Order and Justice did not demand and will not receive a minister post, though based on mandates, at least one should belong to them. Hence, the agreement will be limited to parliamentary support for the ruling coalition. This format is not a Lithuanian invention.
There have been similar cases in the West, when the centre-right lacks a majority and cuts a deal with the radical right for support in parliament, but not participation in the cabinet. There have been such agreements in Denmark, the Netherlands and Norway.
What is the logic behind this? The supporting party formally does not betray its principles before its voters and retains independence. The ruling coalition meanwhile, only makes a partial deal with the devil and ensures the government’s stability.
Nevertheless, it is not easy to trick voters by portraying that we are backing someone, but aren’t in government. The leader of the Dutch radical right Geert Wilders knows. After two years of support for Mark Rutte’s first cabinet, his party lost a third of their votes in the 2012 elections.
The Lithuanian situation has parallels. In research, Order and Justice is often classified as radical right wing. Their image is polarising, rhetoric contains anti-Semitism. This only works when you are in the opposition.
After all, it is clear: while in the previous term Order and Justice tried to be the “opposition in the majority,” afterward they barely surpassed the five percent barrier. Not thanks to the party, but due to regional leaders – the votes were greatly concentrated in several districts.
Yes, recently Order and Justice ratings have recovered. However, it was just when the party was a clear and angry opposition to the government. Žemaitaitis even called the “Farmers” “storkheads.”
Overall, Order and Justice needs to mind the ratings the least. They looked ok prior to the 2016 elections, the average of several surveys was 8.2%. But they received only a little over 5%.
If there is the notion that you support the majority, it matters little, whether you have ministers or not. People will view you as part of the government; voters are not as stupid as some politicians may believe. Meanwhile, the government struggles in elections due to hyper-accountability, especially the junior partners.
Thus, the Order and Justice entry into the coalition is only good news to the Conservatives and “Farmers”.
For the latter, it is not only because they will have a clear majority. By inviting Žemaitaitis and his colleagues to join the majority, Ramūnas Karbauskis weakens a rival in the coming elections.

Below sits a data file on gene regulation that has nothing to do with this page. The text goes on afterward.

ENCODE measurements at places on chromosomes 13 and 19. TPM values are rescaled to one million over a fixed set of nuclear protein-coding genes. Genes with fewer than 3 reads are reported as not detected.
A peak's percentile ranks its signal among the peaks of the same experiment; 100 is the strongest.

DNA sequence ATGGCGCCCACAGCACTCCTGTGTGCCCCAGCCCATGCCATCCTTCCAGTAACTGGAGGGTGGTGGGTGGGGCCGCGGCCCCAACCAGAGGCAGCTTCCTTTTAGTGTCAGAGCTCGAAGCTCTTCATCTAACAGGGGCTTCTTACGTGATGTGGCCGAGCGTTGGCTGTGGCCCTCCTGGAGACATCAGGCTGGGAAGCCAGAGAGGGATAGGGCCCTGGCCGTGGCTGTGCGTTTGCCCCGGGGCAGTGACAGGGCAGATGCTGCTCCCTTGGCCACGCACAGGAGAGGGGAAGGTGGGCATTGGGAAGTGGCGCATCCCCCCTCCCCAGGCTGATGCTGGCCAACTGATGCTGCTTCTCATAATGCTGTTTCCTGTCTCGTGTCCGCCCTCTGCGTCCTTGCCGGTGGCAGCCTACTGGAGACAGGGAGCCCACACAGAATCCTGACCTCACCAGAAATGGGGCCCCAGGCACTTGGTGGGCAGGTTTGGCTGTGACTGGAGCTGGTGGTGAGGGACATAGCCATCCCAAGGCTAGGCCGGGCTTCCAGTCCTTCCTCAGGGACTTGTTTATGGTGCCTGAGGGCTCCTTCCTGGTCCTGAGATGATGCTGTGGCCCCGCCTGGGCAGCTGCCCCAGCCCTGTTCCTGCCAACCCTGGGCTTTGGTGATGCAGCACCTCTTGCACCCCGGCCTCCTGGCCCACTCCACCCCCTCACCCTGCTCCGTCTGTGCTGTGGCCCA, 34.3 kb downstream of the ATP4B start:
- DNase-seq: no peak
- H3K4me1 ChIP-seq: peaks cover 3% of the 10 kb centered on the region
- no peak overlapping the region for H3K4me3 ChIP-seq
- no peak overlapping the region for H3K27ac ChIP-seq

Whatever they may say, Order and Justice is now on the same boat with the “Farmers”. And in it, Karbauskis’ party has more resources and visibility.
How do the Conservatives benefit? As a democratic opposition, it will be difficult to combat a larger majority. But looking long term, it becomes easier to compete for free, wavering voters, discontent with the government’s work.
Overall, the situation is now very interesting – all the, let’s call them non-traditional (new), parties have entered the ruling coalition. In clear opposition, we have the Liberals, Social Democrats and Conservatives. Up to now, the “Farmer” government was at the centre of the party system and was attacked by both the Conservatives and Order and Justice, them having less in common with one another than with the ruling parties.
The competition becomes bipolar once again and the coming elections will be akin to a referendum – either a “Farmer” led coalition or the Conservative led camp of traditional powers. Where it comes down to one or the other, the leaders of both camps win.
Order and Justice could have been the third camp. But they willingly relinquished this.
Looking from the democratic quality angle, this is a laudable choice. Already political science classic Giovanni Sartori stated that two-sided opposition is dangerous because it polarises the party system. And people will now on know better, who is with who.
There is a variable here. It is Žemaitaitis, who among party leaders has the best ratio of positive to negative evaluations. In recent times, clear actions can be seen where he is striving to strengthen his positions in the public field. Not only seeking the post of Seimas vice speaker and changing his hairstyle, but also demonstrating his unique take on Russia.
“I am against anti-Russian sanctions” was the name of Žemaitaitis’ interview to the Eksress Nedelia publication. The politician tried to excuse himself by claiming that he was misunderstood – he disagrees with the type of economic sanctions, which are directed against people and not politicians.
Geopolitical accuracy and justice are not the topic of this comment. What is most important is that Žemaitaitis appears to have begun very strategically orienting himself to the part of the electorate, which does not prioritise the defence of Lithuania, which believes that it is possible to come to terms with Russia, which cares less for democratic values than (imagined) pragmatic cooperation.
In terms of political technologies, this is a rational decision. After the 2016 elections and the Labour Party‘s fiasco, these views have been fundamentally unrepresented. An empty niche does not go unfilled long – Viktor Uspaskich has returned, Order and Justice has budged.
Nevertheless, it is in Lithuania’s strategic interest that such attitudes would not be encouraged. The political elite does not have to always pander to public opinion. For the country to move forward and democracy to be protected, politicians need to take lead, sometimes even at the cost of popularity.
Žemaitaitis is a relatively young leader. One can only hope that he will find a means to compensate the losses linked to the party entering government.